Do I think too much about birth and breastfeeding?
Oh, what a loaded question, and a difficult one to answer.
It hit me yesterday, as I was washing a bowl full of pump parts, that I spend more waking hours some days thinking about breastfeeding than practically any other subject. Even when I’m actively engaged in other tasks, it’s never far from the forefront.
I can’t get too far away from it since breastfeeding is supply-and-demand driven, and I have to think about what I eat, how I take care of myself, and draining the milk around the clock.
I also enjoy seeing what my body can do for my baby. It’s cool.
I’m also obsessed with birth and birth stories lately. Yes, I worked to educated myself before having Little Dude, but my experience fighting for a VBAC-turned-CBAC changed me.
Having had two very different birth experiences to bring my two beautiful boys into this world, it strikes me how so much of our identity as mothers is shaped by our pregnancy and birth experience.
Does dwelling on/pondering/owning/[insert other more appropriate verb here] my experiences distract from or enhance my identity as a mother? That’s the part I haven’t figured out yet.
I feel like the answer is incredibly complicated.
Each labor/birth experience was a defining turning point in my life. I was placed in situations that tested me, forcing me to face fears and endure physical boundaries. I learned what the female body is capable of, and what happens when others support or challenge those capabilities.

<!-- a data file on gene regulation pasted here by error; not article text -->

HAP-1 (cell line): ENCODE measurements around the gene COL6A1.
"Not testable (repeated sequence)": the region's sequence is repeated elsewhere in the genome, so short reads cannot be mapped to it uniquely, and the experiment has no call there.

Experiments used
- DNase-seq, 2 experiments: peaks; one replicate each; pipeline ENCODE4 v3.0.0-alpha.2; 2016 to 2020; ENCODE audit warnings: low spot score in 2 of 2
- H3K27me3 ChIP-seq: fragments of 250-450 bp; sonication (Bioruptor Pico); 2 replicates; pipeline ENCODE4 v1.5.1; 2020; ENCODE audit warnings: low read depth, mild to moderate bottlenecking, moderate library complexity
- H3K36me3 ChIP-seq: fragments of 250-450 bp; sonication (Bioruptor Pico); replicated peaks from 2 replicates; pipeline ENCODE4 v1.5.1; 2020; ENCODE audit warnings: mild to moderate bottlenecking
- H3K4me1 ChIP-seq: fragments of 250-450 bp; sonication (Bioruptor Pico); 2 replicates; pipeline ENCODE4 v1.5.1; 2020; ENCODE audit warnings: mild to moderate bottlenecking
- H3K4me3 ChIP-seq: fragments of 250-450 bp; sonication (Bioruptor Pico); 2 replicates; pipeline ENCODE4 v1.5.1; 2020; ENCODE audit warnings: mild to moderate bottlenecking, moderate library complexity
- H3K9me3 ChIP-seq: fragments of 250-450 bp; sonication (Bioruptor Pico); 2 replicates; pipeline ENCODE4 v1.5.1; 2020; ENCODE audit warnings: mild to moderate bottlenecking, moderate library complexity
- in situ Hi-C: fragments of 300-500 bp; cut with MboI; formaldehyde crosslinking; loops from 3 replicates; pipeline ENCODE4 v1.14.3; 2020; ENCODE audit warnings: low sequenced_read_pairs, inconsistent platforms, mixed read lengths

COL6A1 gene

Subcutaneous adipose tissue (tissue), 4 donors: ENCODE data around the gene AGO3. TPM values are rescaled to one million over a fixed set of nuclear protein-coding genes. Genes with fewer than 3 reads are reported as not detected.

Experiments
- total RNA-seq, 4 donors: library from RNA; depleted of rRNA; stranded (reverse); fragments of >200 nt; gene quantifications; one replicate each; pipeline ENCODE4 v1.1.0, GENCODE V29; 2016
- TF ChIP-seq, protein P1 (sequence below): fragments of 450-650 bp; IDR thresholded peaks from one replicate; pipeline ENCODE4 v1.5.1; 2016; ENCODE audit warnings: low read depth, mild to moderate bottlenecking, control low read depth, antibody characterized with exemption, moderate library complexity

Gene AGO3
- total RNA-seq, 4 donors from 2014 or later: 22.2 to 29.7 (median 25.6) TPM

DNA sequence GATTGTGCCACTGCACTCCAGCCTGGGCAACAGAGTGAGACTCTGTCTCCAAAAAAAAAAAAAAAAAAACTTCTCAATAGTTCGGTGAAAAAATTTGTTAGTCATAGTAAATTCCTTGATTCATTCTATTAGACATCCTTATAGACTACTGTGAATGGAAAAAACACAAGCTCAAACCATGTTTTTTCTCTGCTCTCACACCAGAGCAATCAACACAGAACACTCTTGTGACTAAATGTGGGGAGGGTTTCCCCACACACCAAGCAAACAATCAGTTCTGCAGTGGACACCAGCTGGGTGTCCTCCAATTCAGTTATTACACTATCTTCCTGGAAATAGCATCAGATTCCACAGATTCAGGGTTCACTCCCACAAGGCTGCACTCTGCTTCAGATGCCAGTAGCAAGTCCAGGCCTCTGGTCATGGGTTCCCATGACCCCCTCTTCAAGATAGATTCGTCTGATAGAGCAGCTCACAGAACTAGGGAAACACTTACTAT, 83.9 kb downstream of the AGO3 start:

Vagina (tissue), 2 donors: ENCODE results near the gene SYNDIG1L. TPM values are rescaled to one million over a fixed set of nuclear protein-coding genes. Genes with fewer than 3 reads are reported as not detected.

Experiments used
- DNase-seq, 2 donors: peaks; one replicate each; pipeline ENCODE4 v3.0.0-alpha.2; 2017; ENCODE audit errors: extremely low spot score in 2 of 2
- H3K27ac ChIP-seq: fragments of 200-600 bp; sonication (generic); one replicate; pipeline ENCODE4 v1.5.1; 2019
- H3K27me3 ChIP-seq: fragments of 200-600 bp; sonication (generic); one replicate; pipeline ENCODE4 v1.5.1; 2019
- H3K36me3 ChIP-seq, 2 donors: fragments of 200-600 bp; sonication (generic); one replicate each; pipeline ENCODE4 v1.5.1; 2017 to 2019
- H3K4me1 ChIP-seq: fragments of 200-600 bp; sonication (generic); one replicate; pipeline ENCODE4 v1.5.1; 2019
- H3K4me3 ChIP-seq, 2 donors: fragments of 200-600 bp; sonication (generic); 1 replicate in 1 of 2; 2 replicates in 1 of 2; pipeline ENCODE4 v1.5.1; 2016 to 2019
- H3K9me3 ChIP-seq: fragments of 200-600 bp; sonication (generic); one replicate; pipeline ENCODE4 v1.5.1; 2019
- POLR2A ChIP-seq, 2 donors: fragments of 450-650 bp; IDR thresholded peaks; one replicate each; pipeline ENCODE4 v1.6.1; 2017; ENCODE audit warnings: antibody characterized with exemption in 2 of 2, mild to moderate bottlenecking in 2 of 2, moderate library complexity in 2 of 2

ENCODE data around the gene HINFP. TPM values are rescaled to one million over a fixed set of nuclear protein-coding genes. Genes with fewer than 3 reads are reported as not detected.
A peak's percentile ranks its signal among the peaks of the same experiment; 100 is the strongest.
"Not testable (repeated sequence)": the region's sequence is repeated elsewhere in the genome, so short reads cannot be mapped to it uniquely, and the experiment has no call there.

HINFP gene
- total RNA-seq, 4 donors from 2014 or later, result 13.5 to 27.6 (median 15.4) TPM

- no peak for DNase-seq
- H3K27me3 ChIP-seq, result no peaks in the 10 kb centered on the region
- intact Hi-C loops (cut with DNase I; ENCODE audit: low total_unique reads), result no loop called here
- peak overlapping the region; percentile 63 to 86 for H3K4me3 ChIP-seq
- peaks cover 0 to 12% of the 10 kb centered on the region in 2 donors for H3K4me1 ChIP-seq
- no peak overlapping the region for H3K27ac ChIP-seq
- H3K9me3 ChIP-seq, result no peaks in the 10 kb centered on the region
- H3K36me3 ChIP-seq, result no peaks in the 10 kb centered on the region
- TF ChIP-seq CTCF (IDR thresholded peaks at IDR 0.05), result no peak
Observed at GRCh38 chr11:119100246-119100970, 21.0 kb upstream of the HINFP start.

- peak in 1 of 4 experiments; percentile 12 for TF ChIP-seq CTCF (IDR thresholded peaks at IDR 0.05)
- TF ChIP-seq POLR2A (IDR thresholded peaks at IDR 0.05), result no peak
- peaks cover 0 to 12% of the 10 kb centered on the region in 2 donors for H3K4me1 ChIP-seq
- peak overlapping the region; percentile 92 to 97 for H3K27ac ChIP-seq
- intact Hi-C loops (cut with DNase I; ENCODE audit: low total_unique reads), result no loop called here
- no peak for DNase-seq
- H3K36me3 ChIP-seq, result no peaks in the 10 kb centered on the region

I can’t forget that. I can’t push that aside easily.
I’ve thought about it. Should I unsubscribe from the Facebook groups, and set aside the Podcasts, and just be mom? Should I focus on the day to day experiences of my boys, and go about my own day, and distance myself from my births and put them on a shelf with all the other “well that happened” moments of my life?
I’m not sure I want to.
I think part of who I am and how much I love my babies is wrapped up into those moments. When I think to myself, “Maybe I should just set this aside now and be a mom,” my brain slams on the breaks.
No, no I can’t just move forward and be a mom and ignore the very primal experiences that made me a mom. They’re miracle moments I share with each of my boys. They’re what brought them here. They’re what drive me to nurture and understand and continue to challenge myself.
Each of those moments changed my life. That kind of thing doesn’t just get put on a shelf.
Image by J. Leigh Photography